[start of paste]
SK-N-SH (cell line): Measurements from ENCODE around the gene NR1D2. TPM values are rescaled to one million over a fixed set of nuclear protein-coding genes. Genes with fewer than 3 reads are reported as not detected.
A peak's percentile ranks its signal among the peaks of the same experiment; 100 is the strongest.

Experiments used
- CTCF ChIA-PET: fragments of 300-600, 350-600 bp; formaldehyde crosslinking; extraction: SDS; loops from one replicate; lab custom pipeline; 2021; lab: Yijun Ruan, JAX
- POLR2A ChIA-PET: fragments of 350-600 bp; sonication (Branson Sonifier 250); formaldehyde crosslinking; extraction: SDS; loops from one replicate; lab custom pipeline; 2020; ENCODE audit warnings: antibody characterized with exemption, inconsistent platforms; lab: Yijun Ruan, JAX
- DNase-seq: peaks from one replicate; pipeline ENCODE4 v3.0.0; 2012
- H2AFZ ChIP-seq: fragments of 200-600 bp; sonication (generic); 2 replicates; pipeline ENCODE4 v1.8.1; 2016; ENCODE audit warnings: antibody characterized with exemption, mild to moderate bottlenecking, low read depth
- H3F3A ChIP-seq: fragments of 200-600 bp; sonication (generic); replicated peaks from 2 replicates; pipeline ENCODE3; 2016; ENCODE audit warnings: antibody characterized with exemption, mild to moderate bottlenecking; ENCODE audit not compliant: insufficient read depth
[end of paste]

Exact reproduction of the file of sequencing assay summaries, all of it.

SK-N-SH (cell line): Measurements from ENCODE around the gene NR1D2. TPM values are rescaled to one million over a fixed set of nuclear protein-coding genes. Genes with fewer than 3 reads are reported as not detected.
A peak's percentile ranks its signal among the peaks of the same experiment; 100 is the strongest.

Experiments used
- CTCF ChIA-PET: fragments of 300-600, 350-600 bp; formaldehyde crosslinking; extraction: SDS; loops from one replicate; lab custom pipeline; 2021; lab: Yijun Ruan, JAX
- POLR2A ChIA-PET: fragments of 350-600 bp; sonication (Branson Sonifier 250); formaldehyde crosslinking; extraction: SDS; loops from one replicate; lab custom pipeline; 2020; ENCODE audit warnings: antibody characterized with exemption, inconsistent platforms; lab: Yijun Ruan, JAX
- DNase-seq: peaks from one replicate; pipeline ENCODE4 v3.0.0; 2012
- H2AFZ ChIP-seq: fragments of 200-600 bp; sonication (generic); 2 replicates; pipeline ENCODE4 v1.8.1; 2016; ENCODE audit warnings: antibody characterized with exemption, mild to moderate bottlenecking, low read depth
- H3F3A ChIP-seq: fragments of 200-600 bp; sonication (generic); replicated peaks from 2 replicates; pipeline ENCODE3; 2016; ENCODE audit warnings: antibody characterized with exemption, mild to moderate bottlenecking; ENCODE audit not compliant: insufficient read depth